• #11
Stephen Tashi said:
Another way to put that, but perhaps not what your advisor meant, is that numerical (physical) units are used in referring to some property of a thing.

For me it meant that the contamination background I was asserting was "zero" was in fact some small value that I should estimate and quote. The larger issue is the meaning of something being verified in science is that it is true within the measurement error and to some finite confidence bound. It has nothing to do with units used.
 
  • #12
Paul Colby said:
The larger issue is the meaning of something being verified in science is that it is true within the measurement error and to some finite confidence bound. It has nothing to do with units used.

With respect to this thread, that raises the interesting question of whether all properties studied by science must correspond to some unit of measurement.
 
  • #13
Stephen Tashi said:
With respect to this thread, that raises the interesting question of whether all properties studied by science must correspond to some unit of measurement.

What is the unit of a branching ratio? Last I checked these are dimensionless and only known (verified) to finite accuracy. I don't get your point at all.
 
  • #14
Paul Colby said:
What is the unit of a branching ratio? Last I checked these are dimensionless and only known (verified) to finite accuracy. I don't get your point at all.

I'm just taking what you said literally: "the meaning of something being verified in science is that it is true within the measurement error and to some finite confidence bound." If something has a "measurement error", I presume there is some unit of measurement for it. Am I taking your statement out of context?
 
  • #15
Stephen Tashi said:
Am I taking your statement out of context?

Not exactly.

A dimensionless quantity, say the ratio of reaction A product to reaction B products (aka a branching ratio), is a dimensionless number with a statistical error obtained from its measurement. These are studied all the time in high energy physics and compared with model predictions. In light of this I don't see how one can claim all things measured have units and further that this is related to measurement errors?
 
  • #16
Paul Colby said:
In light of this I don't see how one can claim all things measured have units and further that this is related to measurement errors?

Ok - my question is whether all properties of things studied in physics have some associated numerical "measure" - whether the measure has a "unit" or whether the measure is "dimensionless".

Since you just mentioned a dimensionless quantity having a measurement error ( "A dimensionless quantity, say the ratio of reaction A product to reaction B products (aka a branching ratio), is a dimensionless number with a statistical error obtained from its measurement.") then I assume we agree that dimensionless quantities are included in those properties that have numerical measurements.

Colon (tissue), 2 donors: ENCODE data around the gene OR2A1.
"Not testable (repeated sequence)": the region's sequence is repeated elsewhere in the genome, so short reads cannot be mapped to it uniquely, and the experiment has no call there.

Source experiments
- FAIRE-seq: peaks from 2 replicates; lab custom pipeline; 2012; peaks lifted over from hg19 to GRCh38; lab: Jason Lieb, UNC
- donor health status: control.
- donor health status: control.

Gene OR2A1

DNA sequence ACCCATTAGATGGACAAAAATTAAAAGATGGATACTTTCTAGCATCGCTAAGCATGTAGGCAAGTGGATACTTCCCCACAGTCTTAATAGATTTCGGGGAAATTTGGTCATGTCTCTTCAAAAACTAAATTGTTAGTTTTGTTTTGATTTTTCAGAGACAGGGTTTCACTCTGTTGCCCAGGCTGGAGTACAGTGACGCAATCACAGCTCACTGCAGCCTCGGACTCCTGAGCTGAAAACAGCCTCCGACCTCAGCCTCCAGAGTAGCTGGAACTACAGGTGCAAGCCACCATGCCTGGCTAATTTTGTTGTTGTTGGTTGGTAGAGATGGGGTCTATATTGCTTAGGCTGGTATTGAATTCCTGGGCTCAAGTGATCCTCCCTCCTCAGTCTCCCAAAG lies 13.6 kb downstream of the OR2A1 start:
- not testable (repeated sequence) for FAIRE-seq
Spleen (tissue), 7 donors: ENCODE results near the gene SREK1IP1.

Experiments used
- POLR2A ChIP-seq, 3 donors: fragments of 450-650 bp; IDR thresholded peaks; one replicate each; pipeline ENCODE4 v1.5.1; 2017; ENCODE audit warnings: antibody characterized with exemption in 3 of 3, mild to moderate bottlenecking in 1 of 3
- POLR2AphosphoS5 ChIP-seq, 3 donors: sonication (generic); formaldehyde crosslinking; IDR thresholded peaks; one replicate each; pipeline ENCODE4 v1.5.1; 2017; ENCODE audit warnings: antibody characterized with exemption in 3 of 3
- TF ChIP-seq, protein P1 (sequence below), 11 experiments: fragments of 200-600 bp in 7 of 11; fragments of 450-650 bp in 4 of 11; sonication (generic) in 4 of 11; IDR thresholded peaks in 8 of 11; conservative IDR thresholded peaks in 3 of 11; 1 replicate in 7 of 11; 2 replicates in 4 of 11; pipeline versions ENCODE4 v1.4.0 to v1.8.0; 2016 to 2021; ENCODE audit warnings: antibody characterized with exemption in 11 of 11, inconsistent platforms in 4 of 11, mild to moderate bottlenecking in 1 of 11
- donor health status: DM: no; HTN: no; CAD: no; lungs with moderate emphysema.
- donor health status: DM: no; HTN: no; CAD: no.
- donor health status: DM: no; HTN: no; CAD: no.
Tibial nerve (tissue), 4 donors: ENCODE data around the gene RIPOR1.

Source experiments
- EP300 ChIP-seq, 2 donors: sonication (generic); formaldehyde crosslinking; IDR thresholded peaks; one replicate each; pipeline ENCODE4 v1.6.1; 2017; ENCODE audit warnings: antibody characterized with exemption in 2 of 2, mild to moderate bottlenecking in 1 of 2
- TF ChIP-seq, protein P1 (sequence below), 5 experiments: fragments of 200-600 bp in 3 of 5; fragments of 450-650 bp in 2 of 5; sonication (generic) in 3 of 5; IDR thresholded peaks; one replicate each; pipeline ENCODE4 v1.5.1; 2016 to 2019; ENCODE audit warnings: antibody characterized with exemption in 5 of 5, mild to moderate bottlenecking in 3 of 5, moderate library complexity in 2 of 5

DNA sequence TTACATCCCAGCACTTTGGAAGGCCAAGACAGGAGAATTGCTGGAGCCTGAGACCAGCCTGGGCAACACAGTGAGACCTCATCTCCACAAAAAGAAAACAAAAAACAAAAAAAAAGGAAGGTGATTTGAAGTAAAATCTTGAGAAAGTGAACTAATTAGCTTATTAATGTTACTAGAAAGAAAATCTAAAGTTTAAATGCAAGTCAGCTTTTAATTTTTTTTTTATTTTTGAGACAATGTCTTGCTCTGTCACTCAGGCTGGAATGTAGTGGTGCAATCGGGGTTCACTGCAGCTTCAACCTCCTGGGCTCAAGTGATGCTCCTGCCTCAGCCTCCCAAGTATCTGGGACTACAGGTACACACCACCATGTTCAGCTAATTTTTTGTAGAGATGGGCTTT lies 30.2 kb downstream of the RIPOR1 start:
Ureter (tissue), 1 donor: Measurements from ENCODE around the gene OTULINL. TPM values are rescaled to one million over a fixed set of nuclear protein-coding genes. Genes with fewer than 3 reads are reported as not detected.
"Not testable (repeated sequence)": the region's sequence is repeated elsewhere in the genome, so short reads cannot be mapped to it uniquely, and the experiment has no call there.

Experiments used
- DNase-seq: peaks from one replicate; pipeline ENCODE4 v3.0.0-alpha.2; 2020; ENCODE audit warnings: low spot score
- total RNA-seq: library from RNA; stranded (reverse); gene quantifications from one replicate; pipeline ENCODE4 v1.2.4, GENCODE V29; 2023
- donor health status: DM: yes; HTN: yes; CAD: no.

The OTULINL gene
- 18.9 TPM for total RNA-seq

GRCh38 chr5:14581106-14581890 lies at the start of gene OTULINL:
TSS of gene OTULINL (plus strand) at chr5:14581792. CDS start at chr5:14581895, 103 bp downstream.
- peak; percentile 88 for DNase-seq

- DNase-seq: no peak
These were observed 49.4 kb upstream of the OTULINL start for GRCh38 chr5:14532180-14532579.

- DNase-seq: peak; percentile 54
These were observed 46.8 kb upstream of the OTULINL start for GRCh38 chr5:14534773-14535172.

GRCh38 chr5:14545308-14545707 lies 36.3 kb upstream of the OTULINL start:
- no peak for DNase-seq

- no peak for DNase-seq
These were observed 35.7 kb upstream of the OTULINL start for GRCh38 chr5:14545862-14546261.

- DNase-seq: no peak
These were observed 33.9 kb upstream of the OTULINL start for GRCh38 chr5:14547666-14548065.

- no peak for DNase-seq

• #17
Stephen Tashi said:
Ok - my question is whether all properties of things studied in physics have some associated numerical "measure" - whether the measure has a "unit" or whether the measure is "dimensionless".

This is all sounding too philosophical for my tastes. In experimental physics we measure things. This involves numerical values and estimating associated errors. Experiments are not done at random (well, usually) and must be carefully designed for the intended purpose which is (usually) aimed at answering a question.
 
  • #18
One might argue indefinite integrals cannot be trusted beyond the extent they can be renormalized.
 
  • #19
Chris Miller said:
Just googled, "Is the universe infinite?" and got this: "The surface of the torus is spatially flat, like the piece of paper, but finite. However, with expansion, it is possible that even if the universe just has a very large volume now, it will reach infinite volume in the infinite future."

This is just word play. There is no point in the future that an infinite amount of time will have elapsed.


∑ x=i/∞
i=1

Does x approach 1 or 0? Theoretically/philosophically I can see where ∞/∞=1, but i/∞ = 0 for any tangible/integral value of i.
Infinity is really an idea..meaning some entity..frequently mathematical, has NO END. ex natural numbers..proof? X+1...+1 +1 ad infinitum.
 
  • #20
Hi,
in physics, infinity is synonymous to "not measurable". As soon as you have got a measurement value for some infinite property, the value is too small. Therefor the question is: Is the size of the universe measurable?
 
  • #21
Gerhard Mueller said:
in physics, infinity is synonymous to "not measurable".
That wouldn't distinguish between the intuitive notions of "infinitely large" and "infinitely small".